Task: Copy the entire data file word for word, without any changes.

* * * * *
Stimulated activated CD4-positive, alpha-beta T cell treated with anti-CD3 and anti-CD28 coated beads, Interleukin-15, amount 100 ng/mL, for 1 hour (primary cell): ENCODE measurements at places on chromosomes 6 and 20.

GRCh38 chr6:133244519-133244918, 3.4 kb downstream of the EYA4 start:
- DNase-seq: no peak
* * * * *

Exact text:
Stimulated activated CD4-positive, alpha-beta T cell treated with anti-CD3 and anti-CD28 coated beads, Interleukin-15, amount 100 ng/mL, for 1 hour (primary cell): ENCODE measurements at places on chromosomes 6 and 20.

GRCh38 chr6:133244519-133244918, 3.4 kb downstream of the EYA4 start:
- DNase-seq: no peak